Cecil Scheib, in his recent blog, highlights a growing concern that “simply comparing total energy use per square foot between different buildings omits important context”.
At a recent “Money Vs. Power” roundtable,Steven Baumgartner (Buro Happold) wondered, “wouldn’t thinking about what the building is used for be a good part of the discussion?” More specifically, what would it mean to “compare building energy usage to the tenant’s contribution to the economy”. Building Economic Energy Coefficient, or BEEC, a new metric developed by Baumgartner based on comparing overall building economic impact (consisting of tenants weighted impact) to its total energy use per square foot. A building with higher BEEC indicates tenants that have a larger contribution to the economy than another building with the same energy use per square foot but with tenants whose business types provide fewer economic benefits.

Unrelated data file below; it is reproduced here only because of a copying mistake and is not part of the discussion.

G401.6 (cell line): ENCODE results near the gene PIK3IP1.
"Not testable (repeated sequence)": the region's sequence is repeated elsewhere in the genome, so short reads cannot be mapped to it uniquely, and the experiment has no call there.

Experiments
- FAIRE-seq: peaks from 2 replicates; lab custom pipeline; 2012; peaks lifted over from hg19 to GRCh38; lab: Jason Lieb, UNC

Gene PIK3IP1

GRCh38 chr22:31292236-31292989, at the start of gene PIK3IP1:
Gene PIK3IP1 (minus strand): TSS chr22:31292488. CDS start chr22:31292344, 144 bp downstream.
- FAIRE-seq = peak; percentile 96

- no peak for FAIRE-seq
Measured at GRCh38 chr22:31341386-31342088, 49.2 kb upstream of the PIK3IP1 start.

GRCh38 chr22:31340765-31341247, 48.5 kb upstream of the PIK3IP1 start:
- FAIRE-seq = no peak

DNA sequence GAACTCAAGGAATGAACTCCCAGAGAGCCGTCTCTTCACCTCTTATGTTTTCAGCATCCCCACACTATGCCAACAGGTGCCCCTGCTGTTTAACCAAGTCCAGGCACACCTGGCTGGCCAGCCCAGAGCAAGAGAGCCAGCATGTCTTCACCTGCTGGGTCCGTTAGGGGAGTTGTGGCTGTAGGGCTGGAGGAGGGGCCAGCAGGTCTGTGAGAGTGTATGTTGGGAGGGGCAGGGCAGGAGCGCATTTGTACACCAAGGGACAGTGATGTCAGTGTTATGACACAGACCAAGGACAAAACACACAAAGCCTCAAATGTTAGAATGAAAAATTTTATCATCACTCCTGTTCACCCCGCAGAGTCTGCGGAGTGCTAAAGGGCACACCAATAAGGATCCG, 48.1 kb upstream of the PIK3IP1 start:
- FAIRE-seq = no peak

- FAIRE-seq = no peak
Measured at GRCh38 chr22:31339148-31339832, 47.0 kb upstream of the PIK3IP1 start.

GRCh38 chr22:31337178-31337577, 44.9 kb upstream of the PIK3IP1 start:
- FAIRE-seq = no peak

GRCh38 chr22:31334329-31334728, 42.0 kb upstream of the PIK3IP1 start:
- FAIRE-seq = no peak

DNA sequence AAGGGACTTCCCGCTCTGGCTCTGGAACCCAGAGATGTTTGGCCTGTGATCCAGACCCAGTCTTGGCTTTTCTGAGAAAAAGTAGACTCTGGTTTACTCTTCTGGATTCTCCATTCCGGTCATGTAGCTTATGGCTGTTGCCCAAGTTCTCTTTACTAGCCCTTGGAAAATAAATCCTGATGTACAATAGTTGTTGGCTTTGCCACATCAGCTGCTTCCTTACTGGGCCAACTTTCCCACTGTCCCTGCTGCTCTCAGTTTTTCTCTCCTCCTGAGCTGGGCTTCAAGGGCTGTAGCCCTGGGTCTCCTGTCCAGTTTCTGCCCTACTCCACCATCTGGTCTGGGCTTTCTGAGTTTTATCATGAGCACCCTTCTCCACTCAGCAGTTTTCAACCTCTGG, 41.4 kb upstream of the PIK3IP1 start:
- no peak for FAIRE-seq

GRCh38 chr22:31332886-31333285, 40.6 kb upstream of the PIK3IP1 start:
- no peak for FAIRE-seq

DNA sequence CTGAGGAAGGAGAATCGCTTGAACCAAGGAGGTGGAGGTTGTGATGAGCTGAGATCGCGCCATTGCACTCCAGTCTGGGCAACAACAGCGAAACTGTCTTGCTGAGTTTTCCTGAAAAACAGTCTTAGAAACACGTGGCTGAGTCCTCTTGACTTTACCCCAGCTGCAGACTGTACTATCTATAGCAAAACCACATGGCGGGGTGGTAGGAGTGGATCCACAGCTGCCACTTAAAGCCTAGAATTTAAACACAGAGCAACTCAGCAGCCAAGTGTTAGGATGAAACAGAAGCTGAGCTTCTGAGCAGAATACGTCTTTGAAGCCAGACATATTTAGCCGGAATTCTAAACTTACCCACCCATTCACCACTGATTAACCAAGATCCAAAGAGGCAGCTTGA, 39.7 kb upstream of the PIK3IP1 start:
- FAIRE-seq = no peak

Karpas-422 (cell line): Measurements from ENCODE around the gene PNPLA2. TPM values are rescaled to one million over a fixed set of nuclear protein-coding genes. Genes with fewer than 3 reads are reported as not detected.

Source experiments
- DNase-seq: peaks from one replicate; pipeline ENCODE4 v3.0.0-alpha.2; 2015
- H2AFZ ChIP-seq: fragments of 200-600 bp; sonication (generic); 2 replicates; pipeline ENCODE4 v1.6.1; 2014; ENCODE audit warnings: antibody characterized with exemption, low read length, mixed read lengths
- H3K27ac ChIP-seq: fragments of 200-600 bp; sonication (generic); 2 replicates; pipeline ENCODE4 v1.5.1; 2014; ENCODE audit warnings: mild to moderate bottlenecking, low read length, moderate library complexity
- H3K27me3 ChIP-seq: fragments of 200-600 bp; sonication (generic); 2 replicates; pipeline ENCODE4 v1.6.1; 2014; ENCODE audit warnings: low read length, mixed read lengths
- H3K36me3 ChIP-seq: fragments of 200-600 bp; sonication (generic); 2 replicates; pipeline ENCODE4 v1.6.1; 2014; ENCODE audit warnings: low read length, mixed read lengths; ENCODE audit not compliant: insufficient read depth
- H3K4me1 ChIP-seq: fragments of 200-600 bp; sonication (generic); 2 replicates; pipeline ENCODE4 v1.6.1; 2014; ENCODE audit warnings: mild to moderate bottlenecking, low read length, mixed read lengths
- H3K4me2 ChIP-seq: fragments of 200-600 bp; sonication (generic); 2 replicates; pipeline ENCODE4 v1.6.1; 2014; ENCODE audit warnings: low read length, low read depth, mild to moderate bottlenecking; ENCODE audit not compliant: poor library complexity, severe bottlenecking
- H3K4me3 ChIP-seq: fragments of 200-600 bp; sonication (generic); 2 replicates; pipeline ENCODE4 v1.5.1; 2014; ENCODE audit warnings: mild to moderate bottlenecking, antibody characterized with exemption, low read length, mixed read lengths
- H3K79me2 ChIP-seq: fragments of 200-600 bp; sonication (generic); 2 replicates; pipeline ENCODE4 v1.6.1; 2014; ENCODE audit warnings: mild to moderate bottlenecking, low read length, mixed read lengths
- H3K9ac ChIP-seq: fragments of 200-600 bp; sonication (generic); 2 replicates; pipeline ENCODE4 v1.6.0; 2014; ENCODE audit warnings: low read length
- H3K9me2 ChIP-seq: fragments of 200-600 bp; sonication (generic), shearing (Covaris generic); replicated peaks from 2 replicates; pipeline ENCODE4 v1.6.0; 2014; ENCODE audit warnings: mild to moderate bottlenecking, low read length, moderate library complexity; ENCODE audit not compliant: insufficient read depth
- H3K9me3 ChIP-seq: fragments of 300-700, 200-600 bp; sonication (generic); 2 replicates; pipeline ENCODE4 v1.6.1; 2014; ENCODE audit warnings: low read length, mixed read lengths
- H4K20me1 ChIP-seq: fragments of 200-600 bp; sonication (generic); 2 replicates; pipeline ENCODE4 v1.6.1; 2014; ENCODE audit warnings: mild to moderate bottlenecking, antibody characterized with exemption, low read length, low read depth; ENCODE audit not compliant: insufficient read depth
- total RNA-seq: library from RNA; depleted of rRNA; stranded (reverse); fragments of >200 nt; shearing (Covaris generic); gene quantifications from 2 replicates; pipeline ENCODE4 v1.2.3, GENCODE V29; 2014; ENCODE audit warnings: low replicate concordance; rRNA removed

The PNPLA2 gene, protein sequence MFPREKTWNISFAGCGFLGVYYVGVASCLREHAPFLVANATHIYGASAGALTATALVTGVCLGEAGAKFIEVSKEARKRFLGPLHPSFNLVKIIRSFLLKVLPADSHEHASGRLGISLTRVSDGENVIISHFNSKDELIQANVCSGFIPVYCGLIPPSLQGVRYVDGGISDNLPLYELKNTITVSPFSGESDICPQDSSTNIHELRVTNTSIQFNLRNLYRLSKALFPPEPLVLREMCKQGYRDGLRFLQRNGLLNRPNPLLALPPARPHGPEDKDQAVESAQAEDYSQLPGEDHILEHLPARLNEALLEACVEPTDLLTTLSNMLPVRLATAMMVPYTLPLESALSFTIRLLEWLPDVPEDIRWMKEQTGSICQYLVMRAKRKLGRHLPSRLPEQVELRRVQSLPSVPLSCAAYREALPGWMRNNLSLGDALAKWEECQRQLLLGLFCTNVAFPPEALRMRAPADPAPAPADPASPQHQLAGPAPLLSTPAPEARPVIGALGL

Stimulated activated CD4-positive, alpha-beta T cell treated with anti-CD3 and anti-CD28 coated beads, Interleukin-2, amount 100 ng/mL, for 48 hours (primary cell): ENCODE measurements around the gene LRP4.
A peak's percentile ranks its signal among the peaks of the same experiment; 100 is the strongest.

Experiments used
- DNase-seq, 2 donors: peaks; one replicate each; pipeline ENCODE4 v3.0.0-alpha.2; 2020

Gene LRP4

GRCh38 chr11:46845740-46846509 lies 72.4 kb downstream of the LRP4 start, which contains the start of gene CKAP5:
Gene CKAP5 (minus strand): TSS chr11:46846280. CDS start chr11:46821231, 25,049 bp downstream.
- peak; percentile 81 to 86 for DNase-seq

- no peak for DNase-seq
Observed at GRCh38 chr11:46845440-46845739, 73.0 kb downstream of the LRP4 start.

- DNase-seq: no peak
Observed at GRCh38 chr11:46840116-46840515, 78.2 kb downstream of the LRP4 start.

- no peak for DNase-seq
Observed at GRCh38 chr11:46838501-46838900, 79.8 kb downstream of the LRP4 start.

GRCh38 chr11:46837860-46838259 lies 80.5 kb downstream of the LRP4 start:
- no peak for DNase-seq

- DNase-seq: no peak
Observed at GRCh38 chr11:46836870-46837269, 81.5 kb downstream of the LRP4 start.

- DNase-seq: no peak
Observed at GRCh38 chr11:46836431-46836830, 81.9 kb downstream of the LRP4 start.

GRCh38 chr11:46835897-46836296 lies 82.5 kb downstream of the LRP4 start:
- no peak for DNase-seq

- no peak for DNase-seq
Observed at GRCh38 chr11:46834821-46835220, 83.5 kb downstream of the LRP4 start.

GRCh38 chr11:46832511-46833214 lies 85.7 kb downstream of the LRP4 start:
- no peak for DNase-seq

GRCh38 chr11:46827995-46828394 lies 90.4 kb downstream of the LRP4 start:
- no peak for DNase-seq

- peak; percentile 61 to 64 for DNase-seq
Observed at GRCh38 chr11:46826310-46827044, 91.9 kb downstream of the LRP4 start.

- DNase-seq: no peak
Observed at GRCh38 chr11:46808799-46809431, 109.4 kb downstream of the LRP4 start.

Baumgartner says that “BEEC hasn’t been put on the table to drive policy. It’s been put on the table to spark discussion.”
Cecil raises two limitations of the BEEC:
- Not actual financial data thus “BEEC number is a general indicator, not a precise measure”
- Tenant activity, moving in/out, behavior etc can impact the BEEC
What are your thoughts?